The solution I suggested above has problems, too. If you have some scheme to balance the prayers between different denominations, you still have a problem of endorsement and bias, at least potentially. No one seriously thinks that Hannity and Colmes is anything but a conservative show even though the hosts are balanced on paper. To balance between religious views is even more complicated because there are more axes and more names to toss around
And how do you balance? Equal time? Weighted by proportion of the population? And equal time for whom? Do you give rotate through the religions: Jews, Muslims, Christians, Buddhists, Taoists and Hindus, then back to Jews? Or do you do it by denominations? Does each Lutheran Synod get its own day? Or should all the Protestants get lumped together? It’s legitimately tricky.
The real solution, and one which would never actually get implemented, is to let the prayers happen in chapels in the statehouse or churches nearby, and let the business of governing happen in the statehouse chambers. In the end, there’s no fair system for choosing any one religion to represent an entire State, even for a day. Our country is great because of its diversity, and we should celebrate that diversity, not try to paper it over.
Update: On reading the ruling, I’m reminded that “A court order barring all prayers would run contrary to Marsh v. Chambers.” Marsh holds that the prayer at the opening has a long and distinguished history, and that it is “simply a tolerable acknowledgment of beliefs widely held among the people of this country.”
The comparison to Marsh ultimately muddies the waters. In Marsh, there was a single chaplain who had served for decades. He was Presbyterian and remained so for 16 years and he operated in the Judeo-Christian context. However, the Marsh ruling notes in footnote 14:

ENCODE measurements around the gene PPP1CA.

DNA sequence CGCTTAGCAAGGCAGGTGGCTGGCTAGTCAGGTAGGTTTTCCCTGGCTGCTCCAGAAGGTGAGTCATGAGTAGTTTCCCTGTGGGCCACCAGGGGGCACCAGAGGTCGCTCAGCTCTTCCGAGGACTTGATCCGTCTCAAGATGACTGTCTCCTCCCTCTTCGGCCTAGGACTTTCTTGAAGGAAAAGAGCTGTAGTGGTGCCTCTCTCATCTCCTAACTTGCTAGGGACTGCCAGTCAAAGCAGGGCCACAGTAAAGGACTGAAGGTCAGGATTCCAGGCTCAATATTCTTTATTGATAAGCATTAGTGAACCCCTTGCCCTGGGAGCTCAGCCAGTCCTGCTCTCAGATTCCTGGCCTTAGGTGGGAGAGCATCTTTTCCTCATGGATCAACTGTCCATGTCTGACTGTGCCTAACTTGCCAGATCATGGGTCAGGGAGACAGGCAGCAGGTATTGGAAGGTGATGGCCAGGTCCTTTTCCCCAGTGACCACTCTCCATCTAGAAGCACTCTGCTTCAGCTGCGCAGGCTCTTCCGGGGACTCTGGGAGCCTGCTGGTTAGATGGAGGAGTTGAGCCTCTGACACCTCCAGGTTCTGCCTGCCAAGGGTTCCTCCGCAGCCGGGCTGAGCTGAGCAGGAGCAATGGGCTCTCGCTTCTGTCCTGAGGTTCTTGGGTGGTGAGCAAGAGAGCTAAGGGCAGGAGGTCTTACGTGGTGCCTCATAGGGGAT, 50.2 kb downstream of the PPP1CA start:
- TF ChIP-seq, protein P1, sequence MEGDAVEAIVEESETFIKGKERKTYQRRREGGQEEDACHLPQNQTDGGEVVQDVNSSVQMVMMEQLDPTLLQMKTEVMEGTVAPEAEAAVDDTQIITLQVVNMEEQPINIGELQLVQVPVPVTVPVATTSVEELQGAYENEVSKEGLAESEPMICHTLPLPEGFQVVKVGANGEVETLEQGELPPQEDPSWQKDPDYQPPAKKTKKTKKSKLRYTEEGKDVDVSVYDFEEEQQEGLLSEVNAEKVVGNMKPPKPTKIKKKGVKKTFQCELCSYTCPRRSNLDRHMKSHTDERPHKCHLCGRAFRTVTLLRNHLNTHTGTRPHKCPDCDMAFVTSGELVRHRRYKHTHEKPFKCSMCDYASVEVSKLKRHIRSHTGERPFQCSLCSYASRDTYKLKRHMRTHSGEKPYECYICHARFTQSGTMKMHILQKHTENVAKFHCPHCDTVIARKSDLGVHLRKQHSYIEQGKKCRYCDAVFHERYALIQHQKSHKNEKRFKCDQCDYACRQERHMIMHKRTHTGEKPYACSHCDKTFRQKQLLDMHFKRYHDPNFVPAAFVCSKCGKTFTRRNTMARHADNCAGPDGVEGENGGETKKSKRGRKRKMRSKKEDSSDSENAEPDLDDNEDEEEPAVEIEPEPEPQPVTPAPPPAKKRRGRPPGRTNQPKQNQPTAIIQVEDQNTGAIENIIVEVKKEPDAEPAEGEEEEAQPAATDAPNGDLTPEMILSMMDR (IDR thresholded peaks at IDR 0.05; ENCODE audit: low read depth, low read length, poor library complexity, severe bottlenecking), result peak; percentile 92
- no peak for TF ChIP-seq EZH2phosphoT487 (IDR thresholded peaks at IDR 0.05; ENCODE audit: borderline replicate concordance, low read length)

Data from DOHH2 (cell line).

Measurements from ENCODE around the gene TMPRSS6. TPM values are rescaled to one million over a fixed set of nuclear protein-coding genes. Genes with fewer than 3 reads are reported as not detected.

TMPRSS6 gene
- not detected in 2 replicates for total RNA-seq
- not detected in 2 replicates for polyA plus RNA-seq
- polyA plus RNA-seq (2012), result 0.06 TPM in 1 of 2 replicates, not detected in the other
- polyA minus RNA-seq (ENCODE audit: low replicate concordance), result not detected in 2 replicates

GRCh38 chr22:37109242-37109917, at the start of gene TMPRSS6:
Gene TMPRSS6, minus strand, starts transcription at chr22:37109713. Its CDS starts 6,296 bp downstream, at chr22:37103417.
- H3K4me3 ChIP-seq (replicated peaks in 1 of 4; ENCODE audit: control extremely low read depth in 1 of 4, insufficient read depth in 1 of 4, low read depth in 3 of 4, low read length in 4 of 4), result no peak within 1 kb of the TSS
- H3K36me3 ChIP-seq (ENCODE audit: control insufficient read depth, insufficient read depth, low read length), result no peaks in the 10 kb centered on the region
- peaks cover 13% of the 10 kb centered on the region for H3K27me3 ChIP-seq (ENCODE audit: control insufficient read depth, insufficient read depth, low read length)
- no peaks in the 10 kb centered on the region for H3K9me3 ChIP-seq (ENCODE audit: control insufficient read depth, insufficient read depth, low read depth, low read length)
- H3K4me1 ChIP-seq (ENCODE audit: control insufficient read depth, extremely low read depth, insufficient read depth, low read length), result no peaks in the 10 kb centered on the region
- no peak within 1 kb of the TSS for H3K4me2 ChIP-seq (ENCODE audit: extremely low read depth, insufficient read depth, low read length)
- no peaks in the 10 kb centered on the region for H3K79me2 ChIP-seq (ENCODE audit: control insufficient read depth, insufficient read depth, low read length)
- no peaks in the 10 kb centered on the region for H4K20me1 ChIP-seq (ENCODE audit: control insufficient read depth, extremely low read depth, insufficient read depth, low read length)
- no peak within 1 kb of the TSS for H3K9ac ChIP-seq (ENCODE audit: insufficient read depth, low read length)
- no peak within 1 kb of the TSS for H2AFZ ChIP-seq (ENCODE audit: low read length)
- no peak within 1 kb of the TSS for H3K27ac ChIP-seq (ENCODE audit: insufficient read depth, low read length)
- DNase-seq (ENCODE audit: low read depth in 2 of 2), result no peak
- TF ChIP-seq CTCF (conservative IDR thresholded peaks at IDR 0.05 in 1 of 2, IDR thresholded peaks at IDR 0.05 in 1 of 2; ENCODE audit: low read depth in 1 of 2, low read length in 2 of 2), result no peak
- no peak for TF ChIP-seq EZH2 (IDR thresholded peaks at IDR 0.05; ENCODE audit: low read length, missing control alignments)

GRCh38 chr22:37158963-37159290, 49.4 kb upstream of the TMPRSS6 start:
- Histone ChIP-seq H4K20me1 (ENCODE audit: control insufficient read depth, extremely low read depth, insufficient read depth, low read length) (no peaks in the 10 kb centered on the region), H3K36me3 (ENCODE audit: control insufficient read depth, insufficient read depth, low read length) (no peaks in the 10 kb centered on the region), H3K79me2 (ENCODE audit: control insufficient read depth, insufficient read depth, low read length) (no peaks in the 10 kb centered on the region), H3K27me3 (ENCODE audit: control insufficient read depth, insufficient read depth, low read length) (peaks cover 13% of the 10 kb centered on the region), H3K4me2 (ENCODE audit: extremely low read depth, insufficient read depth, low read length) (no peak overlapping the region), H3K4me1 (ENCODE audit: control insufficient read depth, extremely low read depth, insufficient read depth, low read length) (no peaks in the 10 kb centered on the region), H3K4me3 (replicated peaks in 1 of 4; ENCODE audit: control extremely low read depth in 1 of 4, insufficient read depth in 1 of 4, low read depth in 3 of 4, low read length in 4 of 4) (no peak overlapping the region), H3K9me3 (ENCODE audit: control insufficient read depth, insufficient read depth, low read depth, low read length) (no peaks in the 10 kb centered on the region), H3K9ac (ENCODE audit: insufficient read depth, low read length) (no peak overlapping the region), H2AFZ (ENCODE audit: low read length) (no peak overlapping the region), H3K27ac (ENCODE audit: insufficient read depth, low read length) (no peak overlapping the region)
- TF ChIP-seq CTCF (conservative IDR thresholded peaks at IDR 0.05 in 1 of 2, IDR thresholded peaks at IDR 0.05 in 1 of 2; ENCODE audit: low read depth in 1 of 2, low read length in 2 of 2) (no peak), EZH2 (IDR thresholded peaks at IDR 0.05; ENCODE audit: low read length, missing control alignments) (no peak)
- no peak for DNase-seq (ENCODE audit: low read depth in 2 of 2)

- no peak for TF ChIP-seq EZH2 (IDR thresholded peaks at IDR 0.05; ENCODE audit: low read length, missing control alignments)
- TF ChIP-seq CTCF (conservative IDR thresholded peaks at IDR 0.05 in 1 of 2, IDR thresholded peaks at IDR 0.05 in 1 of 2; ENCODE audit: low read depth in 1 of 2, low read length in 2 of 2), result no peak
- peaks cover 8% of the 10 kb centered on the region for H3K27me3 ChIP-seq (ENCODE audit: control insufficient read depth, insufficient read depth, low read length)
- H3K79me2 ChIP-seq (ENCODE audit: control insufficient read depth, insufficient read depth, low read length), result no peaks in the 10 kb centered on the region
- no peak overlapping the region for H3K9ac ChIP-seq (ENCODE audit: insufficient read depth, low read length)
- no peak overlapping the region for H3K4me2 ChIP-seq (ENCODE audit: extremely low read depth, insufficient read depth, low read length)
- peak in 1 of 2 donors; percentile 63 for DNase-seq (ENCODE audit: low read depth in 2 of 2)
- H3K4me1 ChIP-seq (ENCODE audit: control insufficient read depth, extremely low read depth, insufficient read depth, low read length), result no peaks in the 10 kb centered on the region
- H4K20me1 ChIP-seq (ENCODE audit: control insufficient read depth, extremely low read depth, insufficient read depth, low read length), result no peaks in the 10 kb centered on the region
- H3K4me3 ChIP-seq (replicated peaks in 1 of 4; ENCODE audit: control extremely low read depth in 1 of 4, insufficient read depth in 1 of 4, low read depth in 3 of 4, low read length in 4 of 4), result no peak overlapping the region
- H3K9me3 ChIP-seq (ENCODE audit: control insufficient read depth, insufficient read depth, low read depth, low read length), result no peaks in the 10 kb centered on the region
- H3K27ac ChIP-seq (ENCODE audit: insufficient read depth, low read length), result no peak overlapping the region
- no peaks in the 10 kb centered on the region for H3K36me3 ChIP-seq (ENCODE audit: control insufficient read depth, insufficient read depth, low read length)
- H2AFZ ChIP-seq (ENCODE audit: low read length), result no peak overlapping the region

Palmer characterizes his prayers as “nonsectarian,” “Judeo Christian,” and with “elements of the American civil religion.” Although some of his earlier prayers were often explicitly Christian, Palmer removed all references to Christ after a 1980 complaint from a Jewish legislator.
In Indianapolis, the prayer is offered by a different person each day according to that person’s religion. The failure to invite more than one rabbi or more than one imam is problematic, but offers more diversity (at least two days worth) than Nebraska did in Marsh.
The issue then is solely how often the specific doctrine of Christianity is asserted. Challenging the prayers on the basis of their near total Judeo-Christianity would not get past Marsh, nor would the mere fact of the numerical dominance of the Christian (or Judeo-Christian) clerics. The issue, as Judge Hamilton writes is that “The permissible ground for official prayer under Marsh was the common ground shared by Judaism and Christianity and did not extend to the divinity or lack of divinity of Jesus of Nazareth.”
Brennan’s dissent in Marsh is compelling, as well. He points out that the Court shows no sign of crafting a principled basis for upholding prayer, they simply hold that it is acceptable, and craft the judicial logic around that finding. As Brennan writes, “I have no doubt that, if any group of law students were asked to apply the principles of Lemon to the question of legislative prayer, they would nearly unanimously find the practice to be unconstitutional.”
Just as Brennan notes that the religious opening of the session lead to controversy in Nebraska, Judge Hamilon cites at least one instance where legislators walked out of the chamber in protest over a particularly overt “sectarian display.” It is precisely these sorts of conflicts, where personal and unchangeable religious attitudes come into conflict that the FIrst Amendment helps to prevent. Where these prayers offered outside of the official place of business, legislators would be less likely to feel like statements contrary to their beliefs were being made in their names and on their personal behalf.
I’d say that the money quote is: “Certainly no court decision upholds a practice of legislative prayers so consistently and systematically sectarian as that shown by the evidence in this case.”
I suspect that an occasional mention of Jesus would fall into the category of de minimus, and that pro forma invocations, such as my cousin’s concluding with “in the strong name of Jesus our Savior” would not trouble the Court except that they are so common across the various people offering prayers.
The fault for that, the ruling indicates, lies not with the people praying, but with the Speaker of the House, for failing to supervise process, to establish and enforce clear standards beforehand.
Undoubtedly, the Christian Right will go loony over this, but wrongly so. Hamilton threaded the needle, respecting existing precedent while still putting forward a coherent an easily applied ruling and injunction.